WASHINGTON -- LexisNexis and ChoicePoint took their lumps before Congress today after admitting to more customer data security breaches not previously disclosed by the data brokers.

The breakdowns all occurred prior to 2003, when a California state law began requiring brokers to disclose breaches to consumers.

While no numbers were disclosed to a testy Senate Judiciary Committee, the two companies said they did not inform consumers of the pre-2003 breaches.

Since 2003, compliance with the California law has resulted in a series of embarrassing public-data hijacking admissions. A little more than a year after the law went into effect, there have been at least 12 disclosed database breaches exposing more than 10 million people to possible identity theft.

Wednesday's new disclosures by LexisNexis and ChoicePoint added momentum to a growing consensus in Congress that a national disclosure law based on the California measure is needed.

"This is my point, if it weren't for the California law we would have no way of knowing breaches had occurred," Sen. Dianne Feinstein (D-Calif.) told the packed hearing. "We in no way shape or form are able to pierce the depth of what has happened in that industry [pre-2003]."

Feinstein is pushing a new bill she introduced earlier this week requiring a business or government agency to notify an individual in writing or by e-mail when it is believed that personal information has been compromised.

Sen. Charles Schumer (D-N.Y.) is stumping for his own version of the same bill, but to also establish tougher regulations for the data brokers themselves.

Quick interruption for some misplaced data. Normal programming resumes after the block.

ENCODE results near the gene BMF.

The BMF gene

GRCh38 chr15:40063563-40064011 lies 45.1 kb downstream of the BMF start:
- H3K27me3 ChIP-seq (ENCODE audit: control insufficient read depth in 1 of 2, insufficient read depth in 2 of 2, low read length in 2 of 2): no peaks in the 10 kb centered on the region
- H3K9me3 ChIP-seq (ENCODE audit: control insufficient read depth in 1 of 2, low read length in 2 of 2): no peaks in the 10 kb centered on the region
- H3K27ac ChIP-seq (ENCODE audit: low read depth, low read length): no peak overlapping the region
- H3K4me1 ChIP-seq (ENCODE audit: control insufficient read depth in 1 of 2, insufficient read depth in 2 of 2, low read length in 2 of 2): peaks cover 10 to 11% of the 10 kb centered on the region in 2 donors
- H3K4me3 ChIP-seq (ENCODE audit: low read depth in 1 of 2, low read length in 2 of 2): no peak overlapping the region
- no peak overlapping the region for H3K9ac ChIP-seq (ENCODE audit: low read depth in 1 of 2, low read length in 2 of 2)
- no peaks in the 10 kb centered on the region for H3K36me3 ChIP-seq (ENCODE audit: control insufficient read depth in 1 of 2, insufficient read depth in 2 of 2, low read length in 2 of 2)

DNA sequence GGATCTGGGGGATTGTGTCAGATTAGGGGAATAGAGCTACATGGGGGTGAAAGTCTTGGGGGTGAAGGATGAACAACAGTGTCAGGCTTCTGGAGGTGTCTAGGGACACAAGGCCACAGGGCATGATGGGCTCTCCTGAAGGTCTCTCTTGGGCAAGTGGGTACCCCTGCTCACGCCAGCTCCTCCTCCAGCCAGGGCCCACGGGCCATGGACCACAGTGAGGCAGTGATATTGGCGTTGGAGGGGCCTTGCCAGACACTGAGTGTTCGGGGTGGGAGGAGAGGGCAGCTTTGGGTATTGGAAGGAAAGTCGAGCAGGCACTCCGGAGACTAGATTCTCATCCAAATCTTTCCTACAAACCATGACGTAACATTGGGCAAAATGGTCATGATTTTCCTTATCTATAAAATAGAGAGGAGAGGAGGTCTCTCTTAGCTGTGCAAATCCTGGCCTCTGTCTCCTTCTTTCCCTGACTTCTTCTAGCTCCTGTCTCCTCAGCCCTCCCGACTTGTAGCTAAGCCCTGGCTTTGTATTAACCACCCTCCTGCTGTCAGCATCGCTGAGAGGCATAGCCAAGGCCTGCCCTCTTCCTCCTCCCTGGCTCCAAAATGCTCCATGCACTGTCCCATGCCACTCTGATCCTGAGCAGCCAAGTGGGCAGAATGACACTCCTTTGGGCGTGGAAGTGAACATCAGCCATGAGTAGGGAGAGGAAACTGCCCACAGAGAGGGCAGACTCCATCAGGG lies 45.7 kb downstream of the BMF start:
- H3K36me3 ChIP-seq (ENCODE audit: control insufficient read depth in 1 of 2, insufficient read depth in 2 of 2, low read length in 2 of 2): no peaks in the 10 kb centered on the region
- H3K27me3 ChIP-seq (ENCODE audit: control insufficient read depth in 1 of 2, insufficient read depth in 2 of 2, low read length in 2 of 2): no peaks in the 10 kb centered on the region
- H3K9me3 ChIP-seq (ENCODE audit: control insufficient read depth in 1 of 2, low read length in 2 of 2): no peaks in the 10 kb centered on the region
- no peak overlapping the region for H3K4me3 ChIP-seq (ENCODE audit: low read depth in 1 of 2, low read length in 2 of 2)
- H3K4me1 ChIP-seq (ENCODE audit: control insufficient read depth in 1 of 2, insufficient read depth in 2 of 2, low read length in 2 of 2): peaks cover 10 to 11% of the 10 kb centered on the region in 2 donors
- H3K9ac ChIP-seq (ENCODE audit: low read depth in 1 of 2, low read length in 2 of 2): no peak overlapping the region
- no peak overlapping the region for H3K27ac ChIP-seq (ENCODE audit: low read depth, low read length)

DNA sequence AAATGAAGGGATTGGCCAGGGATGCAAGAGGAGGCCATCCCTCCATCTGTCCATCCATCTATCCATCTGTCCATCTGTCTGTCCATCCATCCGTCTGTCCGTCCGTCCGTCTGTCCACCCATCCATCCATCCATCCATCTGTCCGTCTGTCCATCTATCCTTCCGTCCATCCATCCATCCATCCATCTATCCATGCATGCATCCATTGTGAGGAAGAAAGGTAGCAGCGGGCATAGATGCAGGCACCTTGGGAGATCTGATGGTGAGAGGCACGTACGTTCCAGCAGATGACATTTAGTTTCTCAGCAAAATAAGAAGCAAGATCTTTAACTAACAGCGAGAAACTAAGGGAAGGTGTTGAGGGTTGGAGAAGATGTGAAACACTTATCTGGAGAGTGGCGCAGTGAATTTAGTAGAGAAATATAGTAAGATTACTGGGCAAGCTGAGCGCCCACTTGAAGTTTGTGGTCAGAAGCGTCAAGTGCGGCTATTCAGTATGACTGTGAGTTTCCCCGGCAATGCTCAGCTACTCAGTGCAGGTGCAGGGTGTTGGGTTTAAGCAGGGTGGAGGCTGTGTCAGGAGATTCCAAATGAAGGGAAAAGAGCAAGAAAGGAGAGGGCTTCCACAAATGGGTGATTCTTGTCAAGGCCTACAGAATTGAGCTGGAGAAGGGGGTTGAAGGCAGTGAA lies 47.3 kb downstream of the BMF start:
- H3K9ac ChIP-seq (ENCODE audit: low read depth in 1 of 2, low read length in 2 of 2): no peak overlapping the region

"We would actually regulate the use of people's personal data," he said.

Included in Schumer's legislation is a disclosure provision for any company that plans to sell or transfer personal data. Modestly touting the provision as a "Schumer Box," the disclosure would let consumers know "this information may be sold or given to an unaffiliated third party without your additional consent."

On the Republican side, Sen. Arlen Specter (R-Penn.) predicted, "I believe there will be some firm federal legislation coming out of this hearing."

Specter, chairman of the Judiciary Committee, grew particularly annoyed at an evasive ChoicePoint President and CEO Douglas C. Curling. Under a series of tough questions from Specter, Curling ultimately said he couldn't explain why his company chose not to make pre-2003 disclosures.

Specter grumbled that Curling's answer was "very, very disconcerting," growling "some tough legislation will have you do your duty."

The lawmakers' call for, at a minimum, a national disclosure law drew no opposition from LexisNexis, ChoicePoint and other witnesses at the hearing, including the Federal Trade Commission (FTC), the FBI and the Secret Service.

Curling said ChoicePoint's position was "clear and unequivocal" in support of national disclosure. Kurt P. Sanford, president and CEO of LexisNexis' U.S. and corporate markets, echoed Curling's support, although both urged that any national law pre-empt state laws.

Vermont Attorney General William H. Sorrell urged the lawmakers not to make any law pre-emptive of state laws.

"The time for federal action is now," he said. "I hope Congress will follow the lead of California, but make [a new law] a floor and not a ceiling."

Feinstein objected to that notion, saying, "Different standards for notification make it difficult. It seems to me it needs to be the same."

LexisNexis' Sanford also made a distinction about when consumers need to be informed of a data breach, suggesting notification is only necessary "when there is a substantial risk of harm to consumers."

FTC Chairman Deborah Majoris agreed with Sanford.

"Eventually consumers will become numb if they are continuously notified of every breach," she said.